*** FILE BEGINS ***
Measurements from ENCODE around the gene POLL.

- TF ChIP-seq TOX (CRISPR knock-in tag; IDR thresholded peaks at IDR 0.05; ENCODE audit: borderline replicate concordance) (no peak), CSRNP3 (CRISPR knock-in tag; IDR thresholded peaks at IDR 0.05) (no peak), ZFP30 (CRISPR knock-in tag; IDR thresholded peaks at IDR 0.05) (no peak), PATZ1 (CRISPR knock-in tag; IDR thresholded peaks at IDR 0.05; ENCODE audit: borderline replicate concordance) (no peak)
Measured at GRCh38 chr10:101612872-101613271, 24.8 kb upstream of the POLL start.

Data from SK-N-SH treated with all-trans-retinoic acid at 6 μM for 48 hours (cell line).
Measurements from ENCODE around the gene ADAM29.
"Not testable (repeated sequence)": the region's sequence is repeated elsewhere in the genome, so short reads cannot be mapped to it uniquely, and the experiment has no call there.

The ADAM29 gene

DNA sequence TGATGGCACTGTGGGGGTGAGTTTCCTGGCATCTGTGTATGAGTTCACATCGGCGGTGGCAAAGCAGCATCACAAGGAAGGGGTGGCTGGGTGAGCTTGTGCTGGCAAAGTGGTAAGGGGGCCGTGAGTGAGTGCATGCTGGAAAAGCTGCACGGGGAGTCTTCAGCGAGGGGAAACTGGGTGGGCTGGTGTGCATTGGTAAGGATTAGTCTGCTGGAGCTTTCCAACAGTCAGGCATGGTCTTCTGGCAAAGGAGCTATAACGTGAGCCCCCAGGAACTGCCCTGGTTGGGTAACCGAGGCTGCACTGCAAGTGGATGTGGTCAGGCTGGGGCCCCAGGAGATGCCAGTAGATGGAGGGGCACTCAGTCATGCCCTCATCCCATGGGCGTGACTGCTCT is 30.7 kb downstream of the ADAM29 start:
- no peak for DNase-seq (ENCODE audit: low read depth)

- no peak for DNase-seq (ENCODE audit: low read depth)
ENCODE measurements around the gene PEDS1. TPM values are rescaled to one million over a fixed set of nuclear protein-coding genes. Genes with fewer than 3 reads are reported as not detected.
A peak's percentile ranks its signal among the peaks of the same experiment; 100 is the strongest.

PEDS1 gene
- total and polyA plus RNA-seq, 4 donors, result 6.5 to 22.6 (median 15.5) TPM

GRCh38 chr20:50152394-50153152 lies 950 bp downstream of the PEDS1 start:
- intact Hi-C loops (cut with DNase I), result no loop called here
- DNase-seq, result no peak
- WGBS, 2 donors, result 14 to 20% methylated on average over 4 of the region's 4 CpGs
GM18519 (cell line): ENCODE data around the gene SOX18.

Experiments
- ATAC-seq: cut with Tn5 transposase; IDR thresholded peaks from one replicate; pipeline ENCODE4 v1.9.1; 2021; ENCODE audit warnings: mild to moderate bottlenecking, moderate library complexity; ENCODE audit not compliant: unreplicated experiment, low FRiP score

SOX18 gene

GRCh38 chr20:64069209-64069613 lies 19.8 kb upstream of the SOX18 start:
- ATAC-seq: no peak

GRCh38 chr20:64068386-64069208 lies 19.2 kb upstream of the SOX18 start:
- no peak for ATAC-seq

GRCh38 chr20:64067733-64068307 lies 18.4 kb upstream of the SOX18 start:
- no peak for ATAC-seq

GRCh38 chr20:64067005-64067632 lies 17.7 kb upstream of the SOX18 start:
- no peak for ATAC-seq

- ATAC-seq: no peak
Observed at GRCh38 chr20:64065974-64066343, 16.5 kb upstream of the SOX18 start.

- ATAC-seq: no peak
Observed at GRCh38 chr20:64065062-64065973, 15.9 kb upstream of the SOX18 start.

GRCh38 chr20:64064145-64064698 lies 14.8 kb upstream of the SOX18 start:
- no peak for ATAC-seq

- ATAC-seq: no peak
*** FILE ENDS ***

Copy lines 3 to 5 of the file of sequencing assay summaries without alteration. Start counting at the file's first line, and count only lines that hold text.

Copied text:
Measured at GRCh38 chr10:101612872-101613271, 24.8 kb upstream of the POLL start.

Data from SK-N-SH treated with all-trans-retinoic acid at 6 μM for 48 hours (cell line).
Measurements from ENCODE around the gene ADAM29.